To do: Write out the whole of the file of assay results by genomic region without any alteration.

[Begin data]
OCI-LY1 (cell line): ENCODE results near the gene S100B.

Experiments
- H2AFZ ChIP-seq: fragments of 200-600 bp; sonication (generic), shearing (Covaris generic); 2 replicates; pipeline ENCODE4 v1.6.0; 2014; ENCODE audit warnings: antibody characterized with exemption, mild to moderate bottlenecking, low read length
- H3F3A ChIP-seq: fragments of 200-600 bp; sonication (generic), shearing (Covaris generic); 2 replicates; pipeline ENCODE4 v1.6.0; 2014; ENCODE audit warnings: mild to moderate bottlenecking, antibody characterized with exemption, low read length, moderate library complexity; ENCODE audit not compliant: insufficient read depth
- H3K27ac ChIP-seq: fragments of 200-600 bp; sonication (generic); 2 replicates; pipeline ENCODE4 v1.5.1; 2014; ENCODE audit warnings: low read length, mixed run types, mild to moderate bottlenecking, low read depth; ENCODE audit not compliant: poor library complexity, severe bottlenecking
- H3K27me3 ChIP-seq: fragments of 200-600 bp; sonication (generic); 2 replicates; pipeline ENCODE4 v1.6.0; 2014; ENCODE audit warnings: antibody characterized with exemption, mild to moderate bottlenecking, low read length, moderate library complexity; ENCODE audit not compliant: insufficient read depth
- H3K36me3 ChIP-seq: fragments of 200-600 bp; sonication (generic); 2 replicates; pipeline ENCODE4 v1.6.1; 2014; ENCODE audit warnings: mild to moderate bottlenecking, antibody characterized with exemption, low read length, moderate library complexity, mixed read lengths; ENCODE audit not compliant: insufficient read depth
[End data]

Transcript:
OCI-LY1 (cell line): ENCODE results near the gene S100B.

Experiments
- H2AFZ ChIP-seq: fragments of 200-600 bp; sonication (generic), shearing (Covaris generic); 2 replicates; pipeline ENCODE4 v1.6.0; 2014; ENCODE audit warnings: antibody characterized with exemption, mild to moderate bottlenecking, low read length
- H3F3A ChIP-seq: fragments of 200-600 bp; sonication (generic), shearing (Covaris generic); 2 replicates; pipeline ENCODE4 v1.6.0; 2014; ENCODE audit warnings: mild to moderate bottlenecking, antibody characterized with exemption, low read length, moderate library complexity; ENCODE audit not compliant: insufficient read depth
- H3K27ac ChIP-seq: fragments of 200-600 bp; sonication (generic); 2 replicates; pipeline ENCODE4 v1.5.1; 2014; ENCODE audit warnings: low read length, mixed run types, mild to moderate bottlenecking, low read depth; ENCODE audit not compliant: poor library complexity, severe bottlenecking
- H3K27me3 ChIP-seq: fragments of 200-600 bp; sonication (generic); 2 replicates; pipeline ENCODE4 v1.6.0; 2014; ENCODE audit warnings: antibody characterized with exemption, mild to moderate bottlenecking, low read length, moderate library complexity; ENCODE audit not compliant: insufficient read depth
- H3K36me3 ChIP-seq: fragments of 200-600 bp; sonication (generic); 2 replicates; pipeline ENCODE4 v1.6.1; 2014; ENCODE audit warnings: mild to moderate bottlenecking, antibody characterized with exemption, low read length, moderate library complexity, mixed read lengths; ENCODE audit not compliant: insufficient read depth